limited time: blossoming deals SAVE up to 40% NOW
Medicine (MD/DO)
Mineral & Bone Disorders
Hypercalcemia Treatments

Master Hypercalcemia Treatments with Picmonic for Medicine

With Picmonic, facts become pictures. We've taken what the science shows - image mnemonics work - but we've boosted the effectiveness by building and associating memorable characters, interesting audio stories, and built-in quizzing.

Hypercalcemia Treatments

Recommended Picmonics

picmonic thumbnail
picmonic thumbnail
Hypercalcemia Causes
picmonic thumbnail
Acromegaly Assessment
picmonic thumbnail
Hypocalcemia Causes
picmonic thumbnail

Hypercalcemia Treatments

The treatment of hypercalcemia depends on the cause, severity, and comorbid conditions of the patient. It should be aimed at lowering the calcium level as well as correcting the underlying cause where possible. The level of plasma calcium and the rate of rise are both important in determining severity of hypercalcemia and the need for treatment. Patients with asymptomatic mild hypercalcemia (<12 mg/dL) do not need immediate treatment. Adequate oral hydration is often sufficient for control, and can be tried initially. A calcium level of 12-14 mg/dL warrants intervention if the elevation was acute or the patient is symptomatic. Patients with severe hypercalcemia of >14 mg/dL need emergent intervention to lower their plasma calcium. The initial treatment for severe hypercalcemia is a combination of volume expansion with normal saline, calcitonin, and a bisphosphonate. Definitive treatment often involves treating the underlying cause.
Treat Underlying Disorder
Underlying Diseased-guy

Most cases of hypercalcemia occur secondary to an underlying disease state. For these cases, the preferred approach is treatment of the underlying condition. Where primary hyperparathyroidism is the cause, surgical parathyroidectomy can be curative. In cases of hypercalcemia of malignancy, tumor resection is the most effective treatment.

Hydrating with water

Volume expansion with a normal saline (NS) bolus is given to correct any volume depletion that may exist secondary to calcium-induced renal salt wasting and restore euvolemia. An initial rate of 200-300 mL/hr via IV should be started on all patients with symptomatic moderate hypercalcemia or severe hypercalcemia in the absence of underlying cardiac or renal disease.


As a last resort, dialysis can be used in patients with severe hypercalcemia refractory to treatment, or patients with renal or heart failure.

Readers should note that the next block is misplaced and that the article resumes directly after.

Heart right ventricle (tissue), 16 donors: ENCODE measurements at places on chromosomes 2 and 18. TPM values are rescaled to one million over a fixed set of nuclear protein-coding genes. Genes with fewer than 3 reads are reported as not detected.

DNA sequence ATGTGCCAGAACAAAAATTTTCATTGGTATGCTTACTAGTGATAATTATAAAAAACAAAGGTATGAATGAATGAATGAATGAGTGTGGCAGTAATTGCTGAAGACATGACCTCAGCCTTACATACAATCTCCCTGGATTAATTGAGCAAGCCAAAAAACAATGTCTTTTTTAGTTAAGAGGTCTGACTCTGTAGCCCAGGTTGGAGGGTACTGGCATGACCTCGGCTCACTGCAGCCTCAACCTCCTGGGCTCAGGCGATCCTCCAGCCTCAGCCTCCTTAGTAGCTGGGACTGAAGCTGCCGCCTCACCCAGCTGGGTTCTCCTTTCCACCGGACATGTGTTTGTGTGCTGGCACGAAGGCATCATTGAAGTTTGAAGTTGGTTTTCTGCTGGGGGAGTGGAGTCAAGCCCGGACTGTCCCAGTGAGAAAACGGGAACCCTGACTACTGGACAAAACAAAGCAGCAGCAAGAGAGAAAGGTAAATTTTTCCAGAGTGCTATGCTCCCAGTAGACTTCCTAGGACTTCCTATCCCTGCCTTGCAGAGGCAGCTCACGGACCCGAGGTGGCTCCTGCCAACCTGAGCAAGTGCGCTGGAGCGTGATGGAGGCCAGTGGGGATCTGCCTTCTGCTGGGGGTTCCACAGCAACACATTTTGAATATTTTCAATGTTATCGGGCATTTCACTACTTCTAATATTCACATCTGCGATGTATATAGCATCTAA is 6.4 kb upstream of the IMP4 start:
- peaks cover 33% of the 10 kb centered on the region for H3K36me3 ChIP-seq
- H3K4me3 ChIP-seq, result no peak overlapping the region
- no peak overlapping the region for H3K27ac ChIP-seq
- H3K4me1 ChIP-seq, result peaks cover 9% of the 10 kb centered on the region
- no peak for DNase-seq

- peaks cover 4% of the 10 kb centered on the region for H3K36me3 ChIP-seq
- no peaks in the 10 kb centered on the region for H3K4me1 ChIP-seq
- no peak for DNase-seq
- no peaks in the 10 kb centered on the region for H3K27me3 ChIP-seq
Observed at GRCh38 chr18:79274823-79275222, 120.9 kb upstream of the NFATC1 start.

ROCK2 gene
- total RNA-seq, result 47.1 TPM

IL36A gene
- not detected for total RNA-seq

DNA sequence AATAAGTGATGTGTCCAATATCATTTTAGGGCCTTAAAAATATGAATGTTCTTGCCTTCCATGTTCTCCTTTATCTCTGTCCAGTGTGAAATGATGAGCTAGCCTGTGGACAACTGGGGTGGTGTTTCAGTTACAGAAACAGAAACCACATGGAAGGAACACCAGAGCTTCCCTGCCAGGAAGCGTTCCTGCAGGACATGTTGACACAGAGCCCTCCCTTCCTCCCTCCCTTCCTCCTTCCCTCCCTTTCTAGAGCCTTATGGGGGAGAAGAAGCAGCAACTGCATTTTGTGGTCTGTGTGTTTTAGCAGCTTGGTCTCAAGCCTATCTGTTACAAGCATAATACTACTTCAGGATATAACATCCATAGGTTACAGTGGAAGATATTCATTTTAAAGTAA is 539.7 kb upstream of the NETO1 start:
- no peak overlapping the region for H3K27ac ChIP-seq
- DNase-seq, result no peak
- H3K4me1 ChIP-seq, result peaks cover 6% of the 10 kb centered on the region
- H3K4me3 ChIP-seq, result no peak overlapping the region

Calcium Restriction
Calcium-cow with Restricting-belt

Dietary calcium restriction to less than 1,000 mg/day can be effective in controlling plasma calcium levels in patients with mild hypercalcemia. It generally must be combined with other lifestyle modifications such as adequate hydration and avoidance of inactivity to have a significant effect.


Bisphosphonates are used to treat any hypercalcemia caused by excessive bone resorption. As phosphate analogs, they bind to bone and inhibit the resorptive action of osteoclasts. Commonly used preparations are intravenous zoledronate and pamidronate. Although generally well tolerated, they can be nephrotoxic.


Calcitonin decreases plasma calcium in two ways. Its major effects come from inhibition of osteoclast function, decreasing bone resorption and the subsequent release of calcium. Secondarily, it inhibits renal reabsorption of calcium and phosphate.


The calcimimetic agent cinacalcet is a treatment option for patients with hypercalcemia secondary to primary or secondary hyperparathyroidism. It works by activating the calcium-sensing receptors on chief cells within the parathyroid gland so that less PTH is released and serum calcium levels can normalize. It is often used in patients with parathyroid carcinoma, and dialysis patients with secondary hyperparathyroidism.


Patients with lymphomas or chronic granulomatous diseases such as sarcoidosis have hypercalcemia that is caused by excess calcitriol production. Glucocorticoids inhibit calcitriol production by activated mononuclear cells. Prednisone 20 - 40 mg per day is generally effective to decrease serum calcium within one week.


A monoclonal antibody against RANKL, denosumab binds to RANKL and inhibits the activation of osteoclasts leading to decreased bone resorption. It is often used in patients with hypercalcemia of malignancy that is resistant to bisphosphonate use. As it is not renally excreted, it is safe for use in those with kidney disease.


Take the Hypercalcemia Treatments Quiz

Picmonic's rapid review multiple-choice quiz allows you to assess your knowledge.

It's worth every penny

Our Story Mnemonics Increase Mastery and Retention

Memorize facts with phonetic mnemonics

Unforgettable characters with concise but impactful videos (2-4 min each)

Memorize facts with phonetic mnemonics

Ace Your Medicine (MD/DO) Classes & Exams with Picmonic:

Over 1,880,000 students use Picmonic’s picture mnemonics to improve knowledge, retention, and exam performance.

Choose the #1 Medicine (MD/DO) student study app.

Picmonic for Medicine (MD/DO) covers information that is relevant to your entire Medicine (MD/DO) education. Whether you’re studying for your classes or getting ready to conquer the USMLE Step 1, USMLE Step 2 CK, COMLEX Level 1, or COMLEX Level 2, we’re here to help.

Works better than traditional Medicine (MD/DO) flashcards.

Research shows that students who use Picmonic see a 331% improvement in memory retention and a 50% improvement in test scores.